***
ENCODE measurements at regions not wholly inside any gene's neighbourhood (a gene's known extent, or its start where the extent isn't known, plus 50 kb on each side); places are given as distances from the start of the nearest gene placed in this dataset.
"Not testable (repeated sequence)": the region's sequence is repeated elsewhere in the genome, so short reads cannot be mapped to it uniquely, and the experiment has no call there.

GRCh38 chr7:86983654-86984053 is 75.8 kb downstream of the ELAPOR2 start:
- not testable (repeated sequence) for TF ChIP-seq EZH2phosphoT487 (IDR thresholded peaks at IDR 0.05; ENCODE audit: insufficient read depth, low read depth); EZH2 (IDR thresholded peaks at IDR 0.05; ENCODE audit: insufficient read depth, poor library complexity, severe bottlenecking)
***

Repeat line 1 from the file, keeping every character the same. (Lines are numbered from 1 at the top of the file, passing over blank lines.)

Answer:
ENCODE measurements at regions not wholly inside any gene's neighbourhood (a gene's known extent, or its start where the extent isn't known, plus 50 kb on each side); places are given as distances from the start of the nearest gene placed in this dataset.